How do you manage to stay positive when wedding planning gets you down?

  • 5/23

    Affiliate Disclaimer NewEtsy BeforetheGown Turquoise Gift Box

    Gift Box available from Etsy seller BeforetheGown

    You may have seen a the story circulating in the media recently about a UK couple who contacted guests from their wedding because they weren’t satisfied with their gift. According to the story, a couple wasn’t happy with the value of a gift they received from one of their wedding guests, and they sent them a note telling them so. Mr. & Mrs. Rude even went so far as to suggest they send an additional amount, and said they expected more based on the guest’s “circumstances.” According to the guest’s account of the story, she had recently come into some money from an inheritance. As I was reading the story, I was thinking how little the gift could have possibly been — maybe they gave $25 at a black tie soiree.

    But here’s the kicker; they gave the US equivalent of $145!  That’s nothing to sneeze at, and dare I say, a pretty decent sum for a wedding guest. Not to mention, the guest was a former co-worker. Not a family member, not a best friend. A former co-worker. I can’t think of any circumstance where the couple’s actions would be acceptable. I’ve known plenty of people who received only an empty card from a guest, or in some cases, not even that! Sure, rant about it to your new spouse while writing them a “thank you” note and gritting your teeth. Maybe you even write a snarky note commenting on their gift, or lack thereof, to give yourself a laugh, but then you promptly tear it up and toss it. Beyond being uncouth, this totally misses the point of a wedding.

    The whole idea is that people you care about celebrate your marriage with you. Your guests take time out of their lives, often traveling, arranging childcare and making other accommodations to participate in your celebration. It’s not a venture to get gifts and earn money. If you can’t afford your wedding and you need to recoup your losses that badly, that is no one’s fault but your own. Inexpensive gifts are one thing, but I do think it would be very frustrating to receive absolutely nothing from a guest. I don’t think you should ever attend a wedding empty-handed; a small gift card is easy and accessible, or something homemade like a collection of your favorite recipes or a nice frame are nice and affordable ideas. If your circumstances make you unable to give a gift, you should be up front with the bride and groom. At least give a card, and include a nice note with well wishes.  No matter what, though, I don’t see any scenario where it’s okay for the bride and groom to confront the offending guest.

    Would you ever bring up a cheap or non-existent gift to one of your guests? What would you do if you received a letter like this from someone whose wedding you attended?

  • 12/9

    ways_to_deal_with_wedding_crashers

    Sure, Owen Wilson and Vince Vaughn made light (and hilarity) out of swooping in on an unsuspecting wedding or two. But wedding crashers can be a legit issue -- you've likely worked really hard to plan this wedding and if everyone who actually RSVP'd shows up, then your number count is super firm. Add in a couple of Joes in it for the kicks and…

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    8/25

    bridal_magazines_2

    As a brand new Real Bride Contributor, I thought I’d share with you how I became a Broke-Ass Bride in the first place. As a teenager, I worked at a hobby shop with an enormous magazine section covering every possible topic you can think of. I would cautiously walk past the bridal section but wouldn’t dare flip through any for some inane fear of jinxing…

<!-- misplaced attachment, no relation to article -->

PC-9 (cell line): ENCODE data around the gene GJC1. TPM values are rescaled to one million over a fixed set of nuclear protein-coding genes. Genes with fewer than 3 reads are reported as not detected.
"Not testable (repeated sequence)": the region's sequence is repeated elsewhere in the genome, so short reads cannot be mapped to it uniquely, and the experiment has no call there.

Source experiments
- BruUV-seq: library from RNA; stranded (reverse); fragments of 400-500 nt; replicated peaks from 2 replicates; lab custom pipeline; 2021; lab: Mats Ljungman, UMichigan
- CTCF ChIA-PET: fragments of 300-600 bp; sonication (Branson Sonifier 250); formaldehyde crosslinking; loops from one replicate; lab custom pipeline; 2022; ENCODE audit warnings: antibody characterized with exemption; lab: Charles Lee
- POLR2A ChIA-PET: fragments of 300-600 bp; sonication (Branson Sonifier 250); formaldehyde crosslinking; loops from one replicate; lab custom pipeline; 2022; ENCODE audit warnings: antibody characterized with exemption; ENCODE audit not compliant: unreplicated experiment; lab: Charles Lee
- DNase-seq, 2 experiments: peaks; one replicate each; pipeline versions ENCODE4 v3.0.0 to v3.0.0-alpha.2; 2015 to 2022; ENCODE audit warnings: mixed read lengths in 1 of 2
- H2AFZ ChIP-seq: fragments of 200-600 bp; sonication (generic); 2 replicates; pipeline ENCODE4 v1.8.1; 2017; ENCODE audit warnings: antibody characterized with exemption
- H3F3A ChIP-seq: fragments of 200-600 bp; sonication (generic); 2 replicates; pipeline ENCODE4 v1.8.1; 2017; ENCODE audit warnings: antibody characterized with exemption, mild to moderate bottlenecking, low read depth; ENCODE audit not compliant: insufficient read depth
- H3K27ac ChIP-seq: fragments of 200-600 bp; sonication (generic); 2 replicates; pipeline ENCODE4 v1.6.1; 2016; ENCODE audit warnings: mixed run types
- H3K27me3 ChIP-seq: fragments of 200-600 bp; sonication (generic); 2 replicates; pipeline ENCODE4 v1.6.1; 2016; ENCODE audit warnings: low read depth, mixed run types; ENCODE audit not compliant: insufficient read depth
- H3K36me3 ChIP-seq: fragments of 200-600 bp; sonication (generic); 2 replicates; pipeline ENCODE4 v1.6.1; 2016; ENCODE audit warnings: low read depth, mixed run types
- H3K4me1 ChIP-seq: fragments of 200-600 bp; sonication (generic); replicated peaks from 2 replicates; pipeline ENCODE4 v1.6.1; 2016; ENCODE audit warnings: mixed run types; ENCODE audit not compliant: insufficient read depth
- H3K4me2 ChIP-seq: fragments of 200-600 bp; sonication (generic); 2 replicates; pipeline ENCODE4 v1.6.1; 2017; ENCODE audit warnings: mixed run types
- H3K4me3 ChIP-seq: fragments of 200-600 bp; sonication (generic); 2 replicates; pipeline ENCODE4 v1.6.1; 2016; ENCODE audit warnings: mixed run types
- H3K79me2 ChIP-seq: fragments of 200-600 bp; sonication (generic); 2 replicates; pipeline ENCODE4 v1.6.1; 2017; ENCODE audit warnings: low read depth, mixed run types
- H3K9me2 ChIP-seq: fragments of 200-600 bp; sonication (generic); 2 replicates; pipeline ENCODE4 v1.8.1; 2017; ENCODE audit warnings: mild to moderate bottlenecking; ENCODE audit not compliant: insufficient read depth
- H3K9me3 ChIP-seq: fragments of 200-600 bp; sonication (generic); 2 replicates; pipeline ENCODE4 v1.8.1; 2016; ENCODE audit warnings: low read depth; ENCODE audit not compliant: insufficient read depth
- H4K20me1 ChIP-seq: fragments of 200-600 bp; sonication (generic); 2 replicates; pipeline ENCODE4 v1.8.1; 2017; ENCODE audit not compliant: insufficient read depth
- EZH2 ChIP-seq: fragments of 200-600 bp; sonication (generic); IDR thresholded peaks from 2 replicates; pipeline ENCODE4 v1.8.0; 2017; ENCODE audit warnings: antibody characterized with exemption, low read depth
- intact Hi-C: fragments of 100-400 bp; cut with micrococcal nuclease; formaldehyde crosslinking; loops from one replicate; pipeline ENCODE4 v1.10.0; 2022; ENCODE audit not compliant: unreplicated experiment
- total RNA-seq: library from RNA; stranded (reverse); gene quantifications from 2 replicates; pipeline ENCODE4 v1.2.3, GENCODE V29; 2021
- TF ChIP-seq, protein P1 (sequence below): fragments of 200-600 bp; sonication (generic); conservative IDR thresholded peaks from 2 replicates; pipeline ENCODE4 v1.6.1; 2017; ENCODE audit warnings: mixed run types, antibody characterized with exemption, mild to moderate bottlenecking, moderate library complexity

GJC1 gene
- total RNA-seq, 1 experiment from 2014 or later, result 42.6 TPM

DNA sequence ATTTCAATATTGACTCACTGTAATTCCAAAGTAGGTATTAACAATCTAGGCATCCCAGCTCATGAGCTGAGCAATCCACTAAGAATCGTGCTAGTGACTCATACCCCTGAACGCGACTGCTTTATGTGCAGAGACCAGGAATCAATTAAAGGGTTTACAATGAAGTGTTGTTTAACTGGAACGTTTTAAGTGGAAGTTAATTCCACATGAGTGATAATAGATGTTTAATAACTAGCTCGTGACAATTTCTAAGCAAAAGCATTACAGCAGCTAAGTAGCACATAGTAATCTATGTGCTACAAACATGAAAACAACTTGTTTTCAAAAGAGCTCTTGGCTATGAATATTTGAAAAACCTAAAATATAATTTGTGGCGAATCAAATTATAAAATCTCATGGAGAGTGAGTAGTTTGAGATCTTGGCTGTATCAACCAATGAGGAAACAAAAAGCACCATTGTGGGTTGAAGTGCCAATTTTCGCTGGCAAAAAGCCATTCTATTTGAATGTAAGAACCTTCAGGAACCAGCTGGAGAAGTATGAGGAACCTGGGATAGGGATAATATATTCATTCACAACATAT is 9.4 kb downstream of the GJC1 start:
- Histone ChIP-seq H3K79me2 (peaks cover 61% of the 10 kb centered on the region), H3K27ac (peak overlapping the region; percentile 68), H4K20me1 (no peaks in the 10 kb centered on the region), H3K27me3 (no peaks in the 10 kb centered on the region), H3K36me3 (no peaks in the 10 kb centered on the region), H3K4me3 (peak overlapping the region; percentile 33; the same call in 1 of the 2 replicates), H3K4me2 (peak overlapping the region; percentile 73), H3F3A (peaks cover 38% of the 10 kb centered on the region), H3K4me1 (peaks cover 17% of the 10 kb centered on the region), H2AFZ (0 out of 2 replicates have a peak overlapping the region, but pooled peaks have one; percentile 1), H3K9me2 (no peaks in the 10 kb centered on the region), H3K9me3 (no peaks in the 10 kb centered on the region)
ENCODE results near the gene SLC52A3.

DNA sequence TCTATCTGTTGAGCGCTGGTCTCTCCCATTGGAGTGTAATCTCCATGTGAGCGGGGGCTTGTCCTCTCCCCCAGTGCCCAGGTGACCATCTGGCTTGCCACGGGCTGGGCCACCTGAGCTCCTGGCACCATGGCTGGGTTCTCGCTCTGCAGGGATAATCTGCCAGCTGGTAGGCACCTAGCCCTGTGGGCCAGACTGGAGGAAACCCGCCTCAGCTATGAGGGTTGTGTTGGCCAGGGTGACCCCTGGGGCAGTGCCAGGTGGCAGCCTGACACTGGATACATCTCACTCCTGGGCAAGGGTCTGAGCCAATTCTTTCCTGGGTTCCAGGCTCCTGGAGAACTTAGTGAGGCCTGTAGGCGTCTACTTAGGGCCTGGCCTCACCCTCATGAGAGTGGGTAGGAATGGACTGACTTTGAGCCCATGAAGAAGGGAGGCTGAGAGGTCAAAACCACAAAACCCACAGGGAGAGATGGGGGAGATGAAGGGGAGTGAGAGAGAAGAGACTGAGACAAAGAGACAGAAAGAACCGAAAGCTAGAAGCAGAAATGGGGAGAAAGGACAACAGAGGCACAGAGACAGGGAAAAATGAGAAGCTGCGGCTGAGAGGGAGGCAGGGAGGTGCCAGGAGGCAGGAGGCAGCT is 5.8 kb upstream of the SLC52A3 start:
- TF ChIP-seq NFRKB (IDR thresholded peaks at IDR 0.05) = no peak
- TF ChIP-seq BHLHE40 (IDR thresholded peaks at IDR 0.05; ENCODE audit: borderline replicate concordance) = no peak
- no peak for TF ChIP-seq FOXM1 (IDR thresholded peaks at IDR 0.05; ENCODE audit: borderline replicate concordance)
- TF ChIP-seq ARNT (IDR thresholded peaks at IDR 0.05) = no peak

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    11/26

    Confession: I suck at writing thank you notes. It wasn't something that was a thing, really, as I was growing up -- I suspect my mother wrote them for me. Though, admittedly, this is NO excuse for not extending appreciation for someone else's graciousness. I've recently been trying to change my stubborn ol' ways (30 does that to you, y'all) and I found that if…

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  • 10/10

    Wine Glasses

    Dear Heather, I have an etiquette question for you. Someone sent me a gift in the mail, and it was off registry. It is a kitchen item I already own. It didn't have a receipt, so I don't know how or where to return it. What do I do? Ansley Dear Ansley, Hopefully there was a card with the gift, so you at least know…

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    8/8

    Image courtesy of Creature Comforts Dear Heather, I just got a notification that a wedding guest pledged a large amount of money towards my honeymoon fund registry. This person is a new friend of my fiance; I've only met them once. Do I thank them right away or just send a thank you after the wedding, which is in two months? Is it weird to…

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    7/25

    Flutes from Beau-Coup, Made with PicMonkey Dear Heather, The next thing on my list of things to do for the big day is make a list of people giving toasts. But it feels awkward to ask people to toast to you, right? I'm uncomfortable asking. But then again -- the last wedding I went to as a bridesmaid, I wasn't asked ahead of time to give…

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  • 12/6

    Got a question for Liz? Go to the Contact page and let us know what's up! Dear Liz,  My fiancé and I have finally (!) picked our wedding venue and now we are to the point where we are selecting our photographer, caterer, and florist. Our venue has a list of their preferred companies, but I don't know if I want to use them. For instance…